Home' Scoop : Scoop 53 Spring 2010 Contents 124 scoop SPRING 2010
It’s one of Australia’s fastest-growing water sports
and you only need look at the sea of people taking
part in the Rotto Channel event to realise how West
Australians have taken to open-water swimming
out in the
open words Georgina Walsh
ut in the open water
you’re free. There
are no restrictions.
No lane lines. And
you can get into your
own mind... I found I absolutely loved the solitary
nature of the sport and the ‘man-against-nature’
mindset which is the key essential to becoming a
successful open-water swimmer.”
If anyone knows the thrill of the open water,
it’s seven-time women’s world marathon swimming
champion Shelley Taylor-Smith. When Shelley
became the first West Australian to swim the
English Channel in 1990, people thought she was
mad. Today, she is support handler and mindset
coach for 10 West Australians planning to do the
same thing next year.
Whether people are swimming for fun and
relaxation or to compete and excel, it’s a sport that
anyone can do. It’s about relaxing, clearing the
head and relishing the unknown. And the added
benefit of open-water swimming is that you are
doing it in a natural environment.
On a local level, competitor numbers in the
annual 19.7km Rottnest Channel Swim and other
open water events during summer speak for
themselves. Entries open on November 1 for
the 2011 WAtoday Rottnest Channel Swim, and
training is in full swing for the February 26 event.
So many people want to get involved that in 2006
organisers had to introduce a ballot system to limit
the number of swimmers because the event had
become so popular.
“2005 was a significant year with a large number
of entrants,” explains Rottnest Channel Swim
Association executive officer Stacey Herbertson.
“It was decided that the entrant number needed
to be capped to ensure the safety of all swimmers
involved.” Since then, the entrant number has
remained at its limit of around 2300 competitors.
So who makes up this field? It’s you. It’s me. It’s
the grandma who lives next door and the teenager
who lives down the road. It’s whole families.
It’s elite athletes. There are swims with more
participants but these are conducted in the closed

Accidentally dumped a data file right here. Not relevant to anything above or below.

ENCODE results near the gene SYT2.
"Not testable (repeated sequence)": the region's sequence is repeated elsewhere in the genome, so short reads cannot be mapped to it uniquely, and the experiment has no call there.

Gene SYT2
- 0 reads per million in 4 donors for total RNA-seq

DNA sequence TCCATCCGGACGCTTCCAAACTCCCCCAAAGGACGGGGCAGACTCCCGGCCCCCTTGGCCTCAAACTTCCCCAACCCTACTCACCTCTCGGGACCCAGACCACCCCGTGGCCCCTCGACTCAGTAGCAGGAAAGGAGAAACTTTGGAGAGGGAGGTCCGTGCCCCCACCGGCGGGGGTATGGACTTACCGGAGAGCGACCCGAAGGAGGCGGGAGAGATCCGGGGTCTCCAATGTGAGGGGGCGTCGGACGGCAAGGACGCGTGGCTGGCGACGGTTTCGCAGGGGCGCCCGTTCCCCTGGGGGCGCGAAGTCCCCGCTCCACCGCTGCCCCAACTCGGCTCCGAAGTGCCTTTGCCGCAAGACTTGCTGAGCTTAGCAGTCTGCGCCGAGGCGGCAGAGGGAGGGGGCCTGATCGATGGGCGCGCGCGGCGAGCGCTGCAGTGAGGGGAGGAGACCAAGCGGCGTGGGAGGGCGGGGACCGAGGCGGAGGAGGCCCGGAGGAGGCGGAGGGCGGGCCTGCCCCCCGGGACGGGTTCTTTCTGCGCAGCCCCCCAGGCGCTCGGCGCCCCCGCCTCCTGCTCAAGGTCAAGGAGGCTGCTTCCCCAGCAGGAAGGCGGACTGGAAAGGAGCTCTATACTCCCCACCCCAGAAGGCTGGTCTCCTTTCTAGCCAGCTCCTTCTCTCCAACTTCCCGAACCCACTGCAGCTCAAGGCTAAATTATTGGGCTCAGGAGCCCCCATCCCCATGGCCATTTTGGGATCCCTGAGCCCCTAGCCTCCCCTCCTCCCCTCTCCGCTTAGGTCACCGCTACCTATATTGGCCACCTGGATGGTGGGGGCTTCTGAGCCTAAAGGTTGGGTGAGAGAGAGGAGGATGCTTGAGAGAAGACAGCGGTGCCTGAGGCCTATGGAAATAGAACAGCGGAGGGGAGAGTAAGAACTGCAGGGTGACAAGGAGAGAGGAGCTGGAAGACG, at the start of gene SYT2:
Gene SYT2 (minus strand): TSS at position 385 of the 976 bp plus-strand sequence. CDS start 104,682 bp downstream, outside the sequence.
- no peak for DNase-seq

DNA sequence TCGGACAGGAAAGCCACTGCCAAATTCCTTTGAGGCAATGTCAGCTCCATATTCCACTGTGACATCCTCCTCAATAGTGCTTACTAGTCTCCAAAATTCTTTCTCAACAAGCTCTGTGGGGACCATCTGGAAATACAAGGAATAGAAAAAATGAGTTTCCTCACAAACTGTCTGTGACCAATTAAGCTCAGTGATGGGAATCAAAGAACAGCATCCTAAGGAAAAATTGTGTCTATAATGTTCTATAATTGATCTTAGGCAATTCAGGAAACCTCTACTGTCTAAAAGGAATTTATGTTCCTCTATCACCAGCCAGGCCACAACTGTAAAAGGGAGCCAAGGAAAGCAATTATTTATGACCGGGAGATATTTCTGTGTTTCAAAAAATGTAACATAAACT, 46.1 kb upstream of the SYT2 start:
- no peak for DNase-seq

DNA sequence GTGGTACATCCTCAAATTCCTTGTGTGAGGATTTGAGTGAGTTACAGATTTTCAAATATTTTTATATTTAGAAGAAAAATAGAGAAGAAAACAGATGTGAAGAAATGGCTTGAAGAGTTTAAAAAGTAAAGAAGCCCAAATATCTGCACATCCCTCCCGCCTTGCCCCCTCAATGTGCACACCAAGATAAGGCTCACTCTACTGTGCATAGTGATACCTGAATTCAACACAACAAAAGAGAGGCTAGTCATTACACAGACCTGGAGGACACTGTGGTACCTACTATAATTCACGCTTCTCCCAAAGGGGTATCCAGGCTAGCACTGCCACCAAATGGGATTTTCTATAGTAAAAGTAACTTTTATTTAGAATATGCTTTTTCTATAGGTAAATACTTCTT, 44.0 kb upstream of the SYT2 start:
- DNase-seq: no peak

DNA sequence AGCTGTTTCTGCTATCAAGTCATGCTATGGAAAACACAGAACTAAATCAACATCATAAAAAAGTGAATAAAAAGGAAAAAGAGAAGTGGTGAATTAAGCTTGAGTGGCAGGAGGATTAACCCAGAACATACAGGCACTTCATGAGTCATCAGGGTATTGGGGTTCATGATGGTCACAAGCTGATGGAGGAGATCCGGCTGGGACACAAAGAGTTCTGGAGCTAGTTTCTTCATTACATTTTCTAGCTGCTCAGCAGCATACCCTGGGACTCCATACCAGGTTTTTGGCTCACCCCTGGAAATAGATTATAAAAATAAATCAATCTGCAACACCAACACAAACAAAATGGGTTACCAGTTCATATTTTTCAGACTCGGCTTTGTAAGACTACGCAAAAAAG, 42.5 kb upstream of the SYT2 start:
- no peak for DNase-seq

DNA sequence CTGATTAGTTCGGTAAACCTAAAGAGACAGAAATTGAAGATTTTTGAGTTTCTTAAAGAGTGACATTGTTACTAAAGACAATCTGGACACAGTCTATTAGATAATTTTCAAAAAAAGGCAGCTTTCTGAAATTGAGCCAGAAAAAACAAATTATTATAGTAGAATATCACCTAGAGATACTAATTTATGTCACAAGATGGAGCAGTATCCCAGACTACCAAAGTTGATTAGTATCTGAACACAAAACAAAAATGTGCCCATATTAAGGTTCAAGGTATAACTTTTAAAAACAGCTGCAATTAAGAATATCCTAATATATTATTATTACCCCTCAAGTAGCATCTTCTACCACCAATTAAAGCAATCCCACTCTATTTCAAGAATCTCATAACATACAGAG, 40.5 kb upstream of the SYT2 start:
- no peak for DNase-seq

waters of bays, lakes and rivers, not through an
Olympic g old medallist and director/coach of
Kirby Swim, Bill Kirby, says swimmers can train
either on their own or in a squad. “It’s very much
an individual thing, depending on how motivated
and dedicated the swimmer is,” he says. “However,
in a group or with friends, swimmers will almost
always train more and harder.
“Sessions are perceived to g o quicker and if
you miss a session team-mates will let you know
you were missed and keep you honest,” he adds.
Bill sug g ests solo swimmers do 30-35km a
week in January and then taper off in February.
In the months before January, swimmers should
be training to ensure that when January comes
they can manage that weekly 30-35km without too
much fatigue or shoulder problems.
For those in teams or other open-water events
between 1.6km and 5km, Bill sug gests a weekly total
of nine to 15km depending on how serious you are,
with at least one session a week in the ocean.
“The most rewarding part of coaching
Rotto swimmers,” he says, “is to watch one of
your swimmers who really has no swimming
background at all make the 19km stretch and crawl
up the beach in front of family, friends and the
rest of the Rotto crowd.
“The feeling of accomplishment of making
the swim is awesome and for some swimmers is
the pinnacle of their sporting life that they get to
brag about for years and years. Everyone in Perth
understands the achievement.”
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